variant cover by Simone Di Meo (via LunarDistribution.com)
The Suicide Squad cover at least depicted the movie's version of Booster's old foe, Blackguard. This cover's connection to our hero is slightly more obscure.
If you saw the Suicide Squad movie, you've already met Peacemaker, "a man who loves peace so much that he is willing to fight for it!" However, you may not recognize the man in black reflected in Peacemaker's silver helmet. That's Vigilante, the masked alter ego of Adrian Chase, an early 80s Marv Wolfman and George PÃ©rez creation who became in many ways DC's version of the Punisher.
Like Booster's best friend, the second Blue Beetle, Peacemaker was originally a Charlton character who jumped into the DC Universe following the Crisis on Infinite Earths. His first appearance in the DCU continuity was in Vigilante #36 (where he killed someone who was not Adrian Chase wearing the Vigilante costume). Peacemaker would later become a mentor to the third Blue Beetle, Jaime Reyes, who was revealed to the world by none other than Booster Gold.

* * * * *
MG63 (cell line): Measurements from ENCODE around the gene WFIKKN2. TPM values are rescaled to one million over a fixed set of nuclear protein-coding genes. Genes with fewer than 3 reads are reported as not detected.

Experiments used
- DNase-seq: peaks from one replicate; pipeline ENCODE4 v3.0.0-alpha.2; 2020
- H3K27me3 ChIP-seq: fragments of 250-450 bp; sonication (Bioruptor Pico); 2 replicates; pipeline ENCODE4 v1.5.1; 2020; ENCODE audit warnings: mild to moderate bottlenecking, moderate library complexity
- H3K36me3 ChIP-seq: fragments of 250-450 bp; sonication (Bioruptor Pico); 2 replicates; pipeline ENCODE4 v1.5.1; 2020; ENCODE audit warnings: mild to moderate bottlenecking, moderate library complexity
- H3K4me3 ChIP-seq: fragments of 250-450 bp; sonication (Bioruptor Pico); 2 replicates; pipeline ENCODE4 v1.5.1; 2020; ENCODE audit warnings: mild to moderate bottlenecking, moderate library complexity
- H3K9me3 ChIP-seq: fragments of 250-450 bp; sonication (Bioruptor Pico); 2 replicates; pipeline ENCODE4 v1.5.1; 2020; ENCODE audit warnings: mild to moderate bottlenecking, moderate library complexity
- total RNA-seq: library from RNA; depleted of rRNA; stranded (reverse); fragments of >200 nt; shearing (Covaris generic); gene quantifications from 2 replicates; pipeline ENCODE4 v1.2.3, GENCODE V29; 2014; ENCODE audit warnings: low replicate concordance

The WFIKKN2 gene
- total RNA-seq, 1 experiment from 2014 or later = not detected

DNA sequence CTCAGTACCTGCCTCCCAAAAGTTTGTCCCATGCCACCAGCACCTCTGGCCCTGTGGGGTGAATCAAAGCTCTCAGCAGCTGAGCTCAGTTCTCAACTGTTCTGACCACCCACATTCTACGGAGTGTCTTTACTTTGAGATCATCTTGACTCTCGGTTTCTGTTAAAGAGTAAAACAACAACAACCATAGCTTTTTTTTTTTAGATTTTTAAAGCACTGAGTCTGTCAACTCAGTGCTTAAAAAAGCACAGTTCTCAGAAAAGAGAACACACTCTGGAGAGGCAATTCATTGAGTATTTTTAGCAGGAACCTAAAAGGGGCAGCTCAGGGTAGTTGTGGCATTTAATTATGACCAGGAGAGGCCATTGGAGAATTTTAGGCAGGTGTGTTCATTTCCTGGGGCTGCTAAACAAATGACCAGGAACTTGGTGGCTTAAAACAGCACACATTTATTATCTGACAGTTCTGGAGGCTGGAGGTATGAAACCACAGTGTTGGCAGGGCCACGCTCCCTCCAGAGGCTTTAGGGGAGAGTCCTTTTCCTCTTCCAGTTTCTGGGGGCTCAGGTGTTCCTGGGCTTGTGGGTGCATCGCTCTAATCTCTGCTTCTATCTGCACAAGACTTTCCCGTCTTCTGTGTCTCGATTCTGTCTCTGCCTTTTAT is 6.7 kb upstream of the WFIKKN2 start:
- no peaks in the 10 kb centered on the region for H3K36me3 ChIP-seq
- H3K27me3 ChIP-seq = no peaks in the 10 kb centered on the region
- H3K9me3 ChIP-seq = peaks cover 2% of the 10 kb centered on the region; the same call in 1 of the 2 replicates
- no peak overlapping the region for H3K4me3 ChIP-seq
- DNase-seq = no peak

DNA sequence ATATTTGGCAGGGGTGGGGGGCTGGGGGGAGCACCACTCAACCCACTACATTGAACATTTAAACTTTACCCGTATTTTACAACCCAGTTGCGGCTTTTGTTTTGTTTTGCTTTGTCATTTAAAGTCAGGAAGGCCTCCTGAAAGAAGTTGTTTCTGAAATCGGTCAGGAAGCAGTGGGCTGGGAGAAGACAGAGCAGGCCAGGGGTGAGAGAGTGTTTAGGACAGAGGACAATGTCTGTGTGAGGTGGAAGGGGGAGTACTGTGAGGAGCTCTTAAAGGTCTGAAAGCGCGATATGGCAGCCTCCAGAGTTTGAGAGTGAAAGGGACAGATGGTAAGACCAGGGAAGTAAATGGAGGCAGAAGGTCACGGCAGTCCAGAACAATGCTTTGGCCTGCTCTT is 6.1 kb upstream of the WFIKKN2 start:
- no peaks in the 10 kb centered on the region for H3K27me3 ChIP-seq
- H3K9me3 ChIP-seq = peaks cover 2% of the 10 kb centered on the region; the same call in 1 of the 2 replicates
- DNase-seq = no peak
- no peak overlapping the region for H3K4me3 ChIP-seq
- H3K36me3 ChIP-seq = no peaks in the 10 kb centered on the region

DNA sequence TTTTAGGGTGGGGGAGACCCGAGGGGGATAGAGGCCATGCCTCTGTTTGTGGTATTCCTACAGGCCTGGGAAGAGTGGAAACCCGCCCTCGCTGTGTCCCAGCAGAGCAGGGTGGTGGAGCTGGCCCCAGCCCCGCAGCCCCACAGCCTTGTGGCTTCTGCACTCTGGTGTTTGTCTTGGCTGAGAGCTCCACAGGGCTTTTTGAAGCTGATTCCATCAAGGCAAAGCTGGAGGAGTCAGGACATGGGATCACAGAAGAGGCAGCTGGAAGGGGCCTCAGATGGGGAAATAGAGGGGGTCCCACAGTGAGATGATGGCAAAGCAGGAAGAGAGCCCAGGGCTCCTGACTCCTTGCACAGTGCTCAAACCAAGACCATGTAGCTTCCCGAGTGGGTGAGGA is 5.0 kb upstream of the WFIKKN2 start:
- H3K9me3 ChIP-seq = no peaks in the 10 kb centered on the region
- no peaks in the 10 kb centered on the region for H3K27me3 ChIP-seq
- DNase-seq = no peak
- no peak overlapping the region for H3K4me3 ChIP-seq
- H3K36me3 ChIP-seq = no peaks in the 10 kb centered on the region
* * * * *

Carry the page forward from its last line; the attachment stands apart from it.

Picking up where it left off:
Are those trivial connections to Booster Gold and Blue Beetle a good enough reason to put Peacemaker and Vigilante on the cover to Blue and Gold? I wouldn't think so, but then again, I don't have access to DC's sales numbers.
Both covers to Blue and Gold #5 should be available in fine comic shops everywhere on January 18, 2022.
Monday, August 9, 2021
The life of any comic book hero would be a lonely one if not for the many characters who have made up their supporting cast. Just as Superman has Lois Lane and Batman has Alfred, Booster Gold has also shared his adventures with quite a few people over the years. Today we look at one of those, Blackguard.
When you hear "Batman villain," you probably think of the Joker. Superman has Lex Luthor, and Wonder Woman has Cheetah. It's an old adage that all heroes are defined by their opponents. But before you can battle the king, you have to work your way up the hill.
Long before Joker, Batman started his career against Doctor Death. Superman originally matched wits with the Ulra-Humanite; Wonder Woman had Princess Maru. Everyone has to start somewhere.
Booster Gold started with Blackguard in the pages of Booster Gold #1.